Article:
The 30-year-old Snowden, the source behind one of the most significant intelligence leaks in U.S. history, fled Hawaii three months ago with a trove of secrets. He is now living in temporary asylum in Russia, leaving U.S. authorities unsuccessful in their efforts to have him expelled to face espionage charges.

You May Like

Obama: Alaskans Feel Signs of Climate Change

They're seeing bigger storm surges as sea ice melts, more wildfires, erosion of glaciers, shorelines More

Katrina Brought Enduring Changes to New Orleans

The city’s recovery is the result of the people and culture the city is famous for, as well as newcomers and start-up industries More

Magical Photo Slides Show Native Americans in Late 1800s

Walter McClintock spent 20 years photographing the Blackfoot Indians and their vanishing culture at the dawn of the modern age More

This forum has been closed.
Comments
     
There are no comments in this forum. Be first and add one

Featured Videos

Your JavaScript is turned off or you have an old version of Adobe's Flash Player. Get the latest Flash player.
Colombians Flee Venezuela as Border Crisis Escalatesi
X
August 27, 2015 2:08 AM
Hundreds of Colombians have fled Venezuela since last week, amid an escalating border crisis between the two countries. Last week, Venezuelan President Nicolas Maduro ordered the closure of a key border crossing after smugglers injured three Venezuelan soldiers and a civilian. The president also ordered the deportation of Colombians who are in Venezuela illegally. Zlatica Hoke reports.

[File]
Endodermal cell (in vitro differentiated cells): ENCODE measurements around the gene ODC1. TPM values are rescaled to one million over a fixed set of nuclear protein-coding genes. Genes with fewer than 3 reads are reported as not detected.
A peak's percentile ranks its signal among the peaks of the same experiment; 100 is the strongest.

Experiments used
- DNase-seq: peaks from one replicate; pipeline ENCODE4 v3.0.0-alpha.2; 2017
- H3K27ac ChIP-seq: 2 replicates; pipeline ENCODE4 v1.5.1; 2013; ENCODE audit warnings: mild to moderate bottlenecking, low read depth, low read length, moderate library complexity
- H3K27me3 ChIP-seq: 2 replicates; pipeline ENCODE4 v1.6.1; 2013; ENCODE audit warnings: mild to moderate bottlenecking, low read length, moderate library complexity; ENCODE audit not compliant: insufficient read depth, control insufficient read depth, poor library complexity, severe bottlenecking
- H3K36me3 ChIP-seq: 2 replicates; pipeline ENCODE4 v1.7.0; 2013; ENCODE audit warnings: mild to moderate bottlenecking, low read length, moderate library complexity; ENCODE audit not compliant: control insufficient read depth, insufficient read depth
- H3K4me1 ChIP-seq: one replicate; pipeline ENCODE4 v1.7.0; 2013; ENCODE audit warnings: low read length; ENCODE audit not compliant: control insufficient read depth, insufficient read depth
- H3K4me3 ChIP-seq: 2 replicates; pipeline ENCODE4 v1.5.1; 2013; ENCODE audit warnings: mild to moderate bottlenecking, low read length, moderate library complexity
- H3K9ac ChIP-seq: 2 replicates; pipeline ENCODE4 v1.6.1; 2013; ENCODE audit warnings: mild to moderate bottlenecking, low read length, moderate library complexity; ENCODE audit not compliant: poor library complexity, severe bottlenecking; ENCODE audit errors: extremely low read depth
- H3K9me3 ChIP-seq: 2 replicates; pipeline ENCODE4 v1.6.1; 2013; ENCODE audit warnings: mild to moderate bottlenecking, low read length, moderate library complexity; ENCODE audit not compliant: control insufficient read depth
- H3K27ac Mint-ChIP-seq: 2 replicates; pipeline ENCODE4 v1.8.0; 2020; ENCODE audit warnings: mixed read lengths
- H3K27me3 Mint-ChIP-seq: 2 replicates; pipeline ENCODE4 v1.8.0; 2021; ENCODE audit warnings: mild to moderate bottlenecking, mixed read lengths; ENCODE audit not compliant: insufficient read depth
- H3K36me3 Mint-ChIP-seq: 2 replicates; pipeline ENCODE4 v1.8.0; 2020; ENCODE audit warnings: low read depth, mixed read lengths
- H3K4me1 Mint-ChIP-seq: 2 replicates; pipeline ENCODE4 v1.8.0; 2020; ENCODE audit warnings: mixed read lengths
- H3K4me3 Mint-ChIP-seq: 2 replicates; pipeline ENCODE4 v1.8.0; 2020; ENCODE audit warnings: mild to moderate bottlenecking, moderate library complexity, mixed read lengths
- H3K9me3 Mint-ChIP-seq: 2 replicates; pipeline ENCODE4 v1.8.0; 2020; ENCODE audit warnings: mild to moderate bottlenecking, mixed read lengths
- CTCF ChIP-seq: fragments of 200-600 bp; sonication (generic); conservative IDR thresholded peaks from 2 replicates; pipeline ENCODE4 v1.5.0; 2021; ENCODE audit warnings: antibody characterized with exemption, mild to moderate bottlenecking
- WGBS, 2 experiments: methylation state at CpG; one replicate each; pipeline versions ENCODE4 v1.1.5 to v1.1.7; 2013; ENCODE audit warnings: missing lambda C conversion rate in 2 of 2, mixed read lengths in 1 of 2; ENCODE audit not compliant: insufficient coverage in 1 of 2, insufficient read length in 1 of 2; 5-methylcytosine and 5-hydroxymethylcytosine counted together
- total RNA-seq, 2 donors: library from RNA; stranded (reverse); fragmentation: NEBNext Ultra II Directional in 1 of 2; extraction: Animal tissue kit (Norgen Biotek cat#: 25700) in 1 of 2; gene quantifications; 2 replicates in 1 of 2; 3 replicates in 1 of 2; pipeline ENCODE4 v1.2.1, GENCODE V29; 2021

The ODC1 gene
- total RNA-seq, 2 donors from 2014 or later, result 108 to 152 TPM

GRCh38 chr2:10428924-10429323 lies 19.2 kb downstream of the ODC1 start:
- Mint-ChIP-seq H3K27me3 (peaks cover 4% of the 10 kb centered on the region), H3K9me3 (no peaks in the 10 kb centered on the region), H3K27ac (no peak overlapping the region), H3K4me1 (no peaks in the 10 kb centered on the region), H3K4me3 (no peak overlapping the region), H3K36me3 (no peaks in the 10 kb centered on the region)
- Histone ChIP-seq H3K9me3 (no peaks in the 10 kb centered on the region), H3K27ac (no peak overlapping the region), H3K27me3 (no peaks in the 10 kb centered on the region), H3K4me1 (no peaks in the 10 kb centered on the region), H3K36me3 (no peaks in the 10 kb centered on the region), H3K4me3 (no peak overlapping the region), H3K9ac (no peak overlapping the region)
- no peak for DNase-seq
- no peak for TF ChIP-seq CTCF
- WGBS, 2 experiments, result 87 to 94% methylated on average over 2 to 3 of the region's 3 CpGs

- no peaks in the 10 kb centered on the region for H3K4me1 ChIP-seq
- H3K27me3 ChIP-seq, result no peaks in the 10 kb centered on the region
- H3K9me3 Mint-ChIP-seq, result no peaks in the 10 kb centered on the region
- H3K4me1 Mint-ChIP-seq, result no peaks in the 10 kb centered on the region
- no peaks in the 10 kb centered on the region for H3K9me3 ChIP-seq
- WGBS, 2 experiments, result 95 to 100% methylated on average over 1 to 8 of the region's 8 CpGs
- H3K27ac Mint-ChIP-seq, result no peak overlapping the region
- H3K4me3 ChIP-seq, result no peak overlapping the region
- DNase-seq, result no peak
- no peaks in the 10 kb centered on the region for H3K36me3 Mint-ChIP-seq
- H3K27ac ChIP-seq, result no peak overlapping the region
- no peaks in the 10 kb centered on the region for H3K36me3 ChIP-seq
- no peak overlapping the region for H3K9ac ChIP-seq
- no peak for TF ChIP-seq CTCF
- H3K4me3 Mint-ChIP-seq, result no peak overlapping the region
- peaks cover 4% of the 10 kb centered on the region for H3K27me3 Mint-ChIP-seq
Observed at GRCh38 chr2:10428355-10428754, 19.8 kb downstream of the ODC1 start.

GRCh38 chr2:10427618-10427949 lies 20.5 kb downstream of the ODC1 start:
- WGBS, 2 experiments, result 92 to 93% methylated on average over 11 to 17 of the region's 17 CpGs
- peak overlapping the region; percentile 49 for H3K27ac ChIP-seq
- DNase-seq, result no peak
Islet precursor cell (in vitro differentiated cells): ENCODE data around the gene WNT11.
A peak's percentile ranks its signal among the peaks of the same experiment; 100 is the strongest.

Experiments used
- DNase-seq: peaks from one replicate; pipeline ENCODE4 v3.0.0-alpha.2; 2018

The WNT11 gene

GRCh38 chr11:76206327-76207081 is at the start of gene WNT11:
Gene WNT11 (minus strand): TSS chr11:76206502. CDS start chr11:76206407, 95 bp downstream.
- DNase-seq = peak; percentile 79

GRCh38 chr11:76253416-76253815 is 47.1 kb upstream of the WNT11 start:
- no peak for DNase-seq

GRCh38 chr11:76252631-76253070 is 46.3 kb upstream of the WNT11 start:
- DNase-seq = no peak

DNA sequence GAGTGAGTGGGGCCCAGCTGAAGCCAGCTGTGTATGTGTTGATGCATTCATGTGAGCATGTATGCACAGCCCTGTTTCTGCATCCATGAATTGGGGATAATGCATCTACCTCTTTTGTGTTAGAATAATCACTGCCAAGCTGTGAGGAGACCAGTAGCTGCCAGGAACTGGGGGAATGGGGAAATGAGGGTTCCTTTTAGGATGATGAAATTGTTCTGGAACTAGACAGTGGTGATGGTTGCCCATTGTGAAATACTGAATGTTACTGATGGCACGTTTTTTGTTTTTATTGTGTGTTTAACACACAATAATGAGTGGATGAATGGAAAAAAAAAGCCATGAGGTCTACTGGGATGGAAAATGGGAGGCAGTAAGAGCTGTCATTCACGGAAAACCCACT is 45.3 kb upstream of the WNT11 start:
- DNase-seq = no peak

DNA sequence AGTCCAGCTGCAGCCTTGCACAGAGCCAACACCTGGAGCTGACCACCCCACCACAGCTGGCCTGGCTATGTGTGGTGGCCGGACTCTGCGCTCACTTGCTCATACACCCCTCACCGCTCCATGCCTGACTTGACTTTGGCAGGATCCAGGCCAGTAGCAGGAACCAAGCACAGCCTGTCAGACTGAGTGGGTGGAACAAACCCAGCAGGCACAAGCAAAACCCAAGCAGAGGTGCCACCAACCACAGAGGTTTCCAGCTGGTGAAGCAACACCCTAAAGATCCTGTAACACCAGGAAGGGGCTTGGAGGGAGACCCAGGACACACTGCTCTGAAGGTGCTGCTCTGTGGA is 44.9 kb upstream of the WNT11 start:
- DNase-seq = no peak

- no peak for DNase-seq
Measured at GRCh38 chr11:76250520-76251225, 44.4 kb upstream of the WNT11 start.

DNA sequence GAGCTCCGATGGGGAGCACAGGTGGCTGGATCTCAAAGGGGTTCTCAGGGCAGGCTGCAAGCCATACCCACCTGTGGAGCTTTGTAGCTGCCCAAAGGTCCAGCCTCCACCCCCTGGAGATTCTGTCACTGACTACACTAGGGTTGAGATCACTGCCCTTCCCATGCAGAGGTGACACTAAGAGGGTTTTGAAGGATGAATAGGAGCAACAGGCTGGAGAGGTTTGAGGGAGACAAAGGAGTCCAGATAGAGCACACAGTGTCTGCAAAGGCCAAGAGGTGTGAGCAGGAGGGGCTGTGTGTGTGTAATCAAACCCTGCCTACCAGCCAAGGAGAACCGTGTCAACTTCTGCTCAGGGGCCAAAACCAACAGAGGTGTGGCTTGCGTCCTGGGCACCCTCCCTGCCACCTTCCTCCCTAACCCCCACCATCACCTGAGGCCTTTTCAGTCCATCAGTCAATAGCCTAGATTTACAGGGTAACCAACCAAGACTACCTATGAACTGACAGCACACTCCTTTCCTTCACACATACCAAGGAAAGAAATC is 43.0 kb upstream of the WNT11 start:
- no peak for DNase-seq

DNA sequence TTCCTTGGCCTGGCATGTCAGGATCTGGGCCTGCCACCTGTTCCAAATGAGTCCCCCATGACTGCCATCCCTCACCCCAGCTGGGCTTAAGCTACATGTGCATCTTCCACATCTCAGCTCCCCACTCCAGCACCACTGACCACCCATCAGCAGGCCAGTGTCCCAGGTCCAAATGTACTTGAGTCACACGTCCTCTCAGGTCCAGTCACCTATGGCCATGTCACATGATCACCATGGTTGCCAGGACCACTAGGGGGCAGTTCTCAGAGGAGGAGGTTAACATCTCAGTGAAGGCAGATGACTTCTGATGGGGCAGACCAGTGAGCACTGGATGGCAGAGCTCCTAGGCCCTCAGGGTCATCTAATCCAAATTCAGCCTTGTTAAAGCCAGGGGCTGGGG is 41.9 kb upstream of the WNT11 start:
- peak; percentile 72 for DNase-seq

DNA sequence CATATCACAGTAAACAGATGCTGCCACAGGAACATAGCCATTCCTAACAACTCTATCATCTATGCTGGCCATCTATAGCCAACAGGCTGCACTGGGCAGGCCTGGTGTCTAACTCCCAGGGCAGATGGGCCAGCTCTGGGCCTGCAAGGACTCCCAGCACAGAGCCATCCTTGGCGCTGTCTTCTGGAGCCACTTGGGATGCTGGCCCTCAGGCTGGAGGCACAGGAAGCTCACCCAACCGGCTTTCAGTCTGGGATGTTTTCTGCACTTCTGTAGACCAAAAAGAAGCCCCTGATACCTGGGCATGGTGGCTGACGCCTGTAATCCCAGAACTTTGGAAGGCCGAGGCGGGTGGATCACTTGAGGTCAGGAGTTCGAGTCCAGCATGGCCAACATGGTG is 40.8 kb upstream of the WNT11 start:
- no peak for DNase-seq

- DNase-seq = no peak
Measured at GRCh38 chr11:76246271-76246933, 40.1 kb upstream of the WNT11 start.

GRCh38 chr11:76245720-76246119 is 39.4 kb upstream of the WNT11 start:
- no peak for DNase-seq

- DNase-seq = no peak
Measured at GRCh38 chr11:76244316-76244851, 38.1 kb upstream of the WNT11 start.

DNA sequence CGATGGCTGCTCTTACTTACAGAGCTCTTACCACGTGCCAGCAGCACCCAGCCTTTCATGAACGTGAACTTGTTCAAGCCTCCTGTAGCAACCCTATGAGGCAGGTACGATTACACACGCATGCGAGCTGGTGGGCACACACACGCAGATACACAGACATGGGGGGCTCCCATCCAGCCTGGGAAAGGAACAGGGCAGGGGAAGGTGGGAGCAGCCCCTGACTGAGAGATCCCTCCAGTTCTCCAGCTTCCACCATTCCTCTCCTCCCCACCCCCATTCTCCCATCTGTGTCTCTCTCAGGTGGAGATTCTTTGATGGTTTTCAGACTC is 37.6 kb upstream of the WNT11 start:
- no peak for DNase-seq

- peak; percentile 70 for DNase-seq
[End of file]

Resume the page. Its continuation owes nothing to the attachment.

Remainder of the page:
Video

Video Colombians Flee Venezuela as Border Crisis Escalates

Hundreds of Colombians have fled Venezuela since last week, amid an escalating border crisis between the two countries. Last week, Venezuelan President Nicolas Maduro ordered the closure of a key border crossing after smugglers injured three Venezuelan soldiers and a civilian. The president also ordered the deportation of Colombians who are in Venezuela illegally. Zlatica Hoke reports.
Video

Video Is China's Economic Data Accurate?

Some investors say China's wild stock market gyrations have been made worse by worries about the reliability of that nation's economic data. And some critics say the reports can mislead investors by painting an unrealistically-strong picture of the economy. A key China scholar says Beijing is not fudging ((manipulating)) the numbers, but that the economy is evolving quickly from smoke-stack industries to services, and the ways of tracking new economic activity are falling behind the change. V
Video

Video Next to Iran, Climate at Forefront of Obama Agenda

President Barack Obama this week announced new initiatives aimed at making it easier for Americans to access renewable energy sources such as solar and wind. Obama is not slowing down when it comes to pushing through climate change measures, an issue he says is the greatest threat to the country’s national security. VOA correspondent Aru Pande has more from the White House.
Video

Video Shipping Containers Provide Experimental Housing